Understanding yourself

In September 1994 I was eighteen I went to Marine boot camp a week later I was sent home honorably discharged for medical issues. A few weeks later my grandmother had a stroke, she would be gone by Thanksgiving.

Before I left for boot camp my family threw a party for me because I wouldn’t be able to have Thanksgiving with them or my grandmother. My grandmother was someone that always told me I could do anything, even when she was lying in her hospital bed she told me this.

After her passing I was in bad shape, my world was torn apart, the woman that I idolized and respected above all others was gone and so too was my future. Looking back nearly twenty years later I know that I was sent home to watch my grandmother move on and to watch our family grieve.

At the time I was an angry eighteen year old pissed off at the world. I happened to be in the book store one day looking at books in the New Age and Eastern Philosophies section and picked up a book about Buddhism, now I don’t remember that book only the ones that came after. I sat in the book store and read at least two chapters of the book, one of them was on meditation.

That night I sat in my bed and tried to meditate. For someone that grew up in Utah and knew nothing of Eastern thought it felt weird. I listened to my breathing as the book said, and that was when I felt it, the warm glow. It was the most amazing feeling I’ve ever had in my life and every meditation session I feel it, some times it lasts longer than others.

I never told anyone about that first experience, until this post. There are times in our lives we need something. Something to help us find who we are. That one thing to help us understand ourselves.

Understanding yourself and who you are is the most important thing you can do for yourself. It took me until my late twenties to discover who I was and until my early thirties to truly begin to understand myself.

My early twenties I was lucky enough to find a book that changed the way I looked at who I was and who I could be. “Awakening the Buddha Within” by Lama Surya Das is the book that did this. I have never met Lama Surya Das but I’ve read most of his books and him along with the Dalai Lama and Thich Nhat Hanh (Thây) are the ones I consider my teachers.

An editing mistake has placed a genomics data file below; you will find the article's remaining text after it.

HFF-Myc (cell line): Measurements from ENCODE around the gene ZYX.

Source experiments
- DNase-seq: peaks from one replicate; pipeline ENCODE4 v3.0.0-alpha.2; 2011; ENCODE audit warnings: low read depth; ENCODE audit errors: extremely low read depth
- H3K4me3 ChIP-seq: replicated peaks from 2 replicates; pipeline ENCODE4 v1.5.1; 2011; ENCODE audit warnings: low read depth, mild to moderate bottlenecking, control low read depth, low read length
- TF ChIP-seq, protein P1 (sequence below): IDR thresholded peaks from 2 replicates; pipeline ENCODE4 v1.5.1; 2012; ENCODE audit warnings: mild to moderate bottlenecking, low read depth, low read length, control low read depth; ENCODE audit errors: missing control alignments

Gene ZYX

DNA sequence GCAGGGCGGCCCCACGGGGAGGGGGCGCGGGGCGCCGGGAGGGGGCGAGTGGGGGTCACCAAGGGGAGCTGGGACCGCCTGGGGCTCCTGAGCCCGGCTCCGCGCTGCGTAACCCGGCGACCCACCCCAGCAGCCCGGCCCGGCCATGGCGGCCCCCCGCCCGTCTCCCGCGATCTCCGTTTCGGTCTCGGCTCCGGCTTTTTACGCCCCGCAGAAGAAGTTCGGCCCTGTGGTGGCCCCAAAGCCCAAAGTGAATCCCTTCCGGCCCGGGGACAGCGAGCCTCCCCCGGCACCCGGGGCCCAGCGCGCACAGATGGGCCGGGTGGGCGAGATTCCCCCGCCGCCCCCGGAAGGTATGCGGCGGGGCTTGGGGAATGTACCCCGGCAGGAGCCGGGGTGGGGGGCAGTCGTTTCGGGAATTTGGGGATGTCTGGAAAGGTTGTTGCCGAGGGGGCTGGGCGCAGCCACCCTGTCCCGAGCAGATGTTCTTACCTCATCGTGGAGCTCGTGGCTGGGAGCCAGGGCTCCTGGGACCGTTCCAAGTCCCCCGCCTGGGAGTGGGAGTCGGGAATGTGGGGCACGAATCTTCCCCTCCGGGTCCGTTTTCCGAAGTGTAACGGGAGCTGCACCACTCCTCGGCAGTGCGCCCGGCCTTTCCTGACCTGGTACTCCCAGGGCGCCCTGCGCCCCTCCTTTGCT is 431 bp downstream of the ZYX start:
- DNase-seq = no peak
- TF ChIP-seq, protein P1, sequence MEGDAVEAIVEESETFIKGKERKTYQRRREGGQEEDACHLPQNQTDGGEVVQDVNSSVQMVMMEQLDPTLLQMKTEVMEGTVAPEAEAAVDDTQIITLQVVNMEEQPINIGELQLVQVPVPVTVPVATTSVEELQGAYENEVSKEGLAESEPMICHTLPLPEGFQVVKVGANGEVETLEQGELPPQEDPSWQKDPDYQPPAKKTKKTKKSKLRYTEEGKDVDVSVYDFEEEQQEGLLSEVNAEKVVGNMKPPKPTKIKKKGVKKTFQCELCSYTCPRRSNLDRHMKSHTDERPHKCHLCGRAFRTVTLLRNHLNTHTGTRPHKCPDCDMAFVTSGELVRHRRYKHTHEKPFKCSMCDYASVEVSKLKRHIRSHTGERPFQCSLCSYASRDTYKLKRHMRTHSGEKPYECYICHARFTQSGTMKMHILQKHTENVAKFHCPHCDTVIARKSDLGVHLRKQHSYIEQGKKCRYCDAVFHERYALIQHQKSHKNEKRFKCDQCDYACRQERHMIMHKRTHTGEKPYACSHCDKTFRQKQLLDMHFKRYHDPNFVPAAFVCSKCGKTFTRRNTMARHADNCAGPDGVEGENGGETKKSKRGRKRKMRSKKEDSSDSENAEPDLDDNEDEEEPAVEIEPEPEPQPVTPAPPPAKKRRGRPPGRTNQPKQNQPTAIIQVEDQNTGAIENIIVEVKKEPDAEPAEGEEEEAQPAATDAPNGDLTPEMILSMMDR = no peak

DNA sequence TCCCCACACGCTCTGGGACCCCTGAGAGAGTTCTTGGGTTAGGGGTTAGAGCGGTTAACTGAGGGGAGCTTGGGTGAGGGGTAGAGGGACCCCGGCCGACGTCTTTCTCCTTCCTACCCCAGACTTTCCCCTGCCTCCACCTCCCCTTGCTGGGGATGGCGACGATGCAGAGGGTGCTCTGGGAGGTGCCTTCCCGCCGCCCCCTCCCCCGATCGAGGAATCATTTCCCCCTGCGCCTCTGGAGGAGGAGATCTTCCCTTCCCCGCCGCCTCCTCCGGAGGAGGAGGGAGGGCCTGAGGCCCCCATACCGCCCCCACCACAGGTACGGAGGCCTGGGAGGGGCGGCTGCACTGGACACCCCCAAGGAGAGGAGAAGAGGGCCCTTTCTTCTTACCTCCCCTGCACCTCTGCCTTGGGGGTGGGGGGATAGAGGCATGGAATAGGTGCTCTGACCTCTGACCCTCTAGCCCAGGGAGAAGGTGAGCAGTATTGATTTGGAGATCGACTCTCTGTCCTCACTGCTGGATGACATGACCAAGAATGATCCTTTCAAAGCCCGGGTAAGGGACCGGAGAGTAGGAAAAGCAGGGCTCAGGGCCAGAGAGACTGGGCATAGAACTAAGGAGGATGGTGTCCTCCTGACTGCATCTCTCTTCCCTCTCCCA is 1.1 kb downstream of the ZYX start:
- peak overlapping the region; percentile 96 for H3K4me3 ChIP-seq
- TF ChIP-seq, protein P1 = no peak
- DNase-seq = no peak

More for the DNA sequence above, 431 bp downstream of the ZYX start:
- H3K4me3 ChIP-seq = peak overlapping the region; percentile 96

Finding the Way changed everything about who I am. I am less angry than I was before, my family will vouch for that. I no longer let people with negative energy in my life. I’m not perfect, and I’ll never claim to be. I will always claim to be human, with faults.

I know where my faults lie and I’m still working through them. I have forgiven those that are no longer in my life because there is no reason to hate.

I am not a pure Buddhist, I drink alcohol occasionally (something I’m trying to stop), I eat meat and there are times I judge people, I don’t meditate as often as I should but I’m getting better. My judging times are becoming fewer the older I get and the more I read of the Dharma.

I feel like my life truly began when I found my Way. I notice things about myself every day that are more Buddhist like, small things that make me smile and sometimes I like to think that where ever my grandmother was reborn she sees me every day and smiles, that would make me happiest.


You can search throughout the entire universe for someone who is more deserving of your love and affection than you are yourself, and that person is not to be found anywhere. You yourself, as much as anybody in the entire universe deserve your love and affection. – Buddha

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2 Responses to Understanding yourself

  1. Excellent post. Sometimes the journey of life takes us to unexpected places, both in our physical and spiritual life.

    • BB_Baker says:

      Life is unexpected and it should be, we don’t know where we’re going when we arrive and the whole time we’re trying to find the place we think we should be. It gets confusing and there are times we discover something in ourselves that makes all of the searching worth it. Thanks for you comments!

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